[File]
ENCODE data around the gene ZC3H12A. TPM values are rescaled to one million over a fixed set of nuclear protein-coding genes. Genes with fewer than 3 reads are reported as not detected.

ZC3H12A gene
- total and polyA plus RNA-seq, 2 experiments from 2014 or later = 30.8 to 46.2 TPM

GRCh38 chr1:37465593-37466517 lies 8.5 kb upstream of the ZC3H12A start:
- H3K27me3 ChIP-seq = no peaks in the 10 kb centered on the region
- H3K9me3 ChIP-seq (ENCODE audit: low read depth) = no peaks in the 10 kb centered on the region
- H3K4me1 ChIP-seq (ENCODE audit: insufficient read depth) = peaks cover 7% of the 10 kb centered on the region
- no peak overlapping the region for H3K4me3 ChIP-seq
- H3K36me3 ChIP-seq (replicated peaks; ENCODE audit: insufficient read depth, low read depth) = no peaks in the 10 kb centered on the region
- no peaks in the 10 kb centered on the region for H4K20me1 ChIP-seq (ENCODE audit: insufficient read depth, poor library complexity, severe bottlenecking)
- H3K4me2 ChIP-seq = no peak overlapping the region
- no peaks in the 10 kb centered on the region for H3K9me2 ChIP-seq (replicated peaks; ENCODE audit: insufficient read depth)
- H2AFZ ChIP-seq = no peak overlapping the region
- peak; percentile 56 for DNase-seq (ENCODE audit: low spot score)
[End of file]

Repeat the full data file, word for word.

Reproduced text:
ENCODE data around the gene ZC3H12A. TPM values are rescaled to one million over a fixed set of nuclear protein-coding genes. Genes with fewer than 3 reads are reported as not detected.

ZC3H12A gene
- total and polyA plus RNA-seq, 2 experiments from 2014 or later = 30.8 to 46.2 TPM

GRCh38 chr1:37465593-37466517 lies 8.5 kb upstream of the ZC3H12A start:
- H3K27me3 ChIP-seq = no peaks in the 10 kb centered on the region
- H3K9me3 ChIP-seq (ENCODE audit: low read depth) = no peaks in the 10 kb centered on the region
- H3K4me1 ChIP-seq (ENCODE audit: insufficient read depth) = peaks cover 7% of the 10 kb centered on the region
- no peak overlapping the region for H3K4me3 ChIP-seq
- H3K36me3 ChIP-seq (replicated peaks; ENCODE audit: insufficient read depth, low read depth) = no peaks in the 10 kb centered on the region
- no peaks in the 10 kb centered on the region for H4K20me1 ChIP-seq (ENCODE audit: insufficient read depth, poor library complexity, severe bottlenecking)
- H3K4me2 ChIP-seq = no peak overlapping the region
- no peaks in the 10 kb centered on the region for H3K9me2 ChIP-seq (replicated peaks; ENCODE audit: insufficient read depth)
- H2AFZ ChIP-seq = no peak overlapping the region
- peak; percentile 56 for DNase-seq (ENCODE audit: low spot score)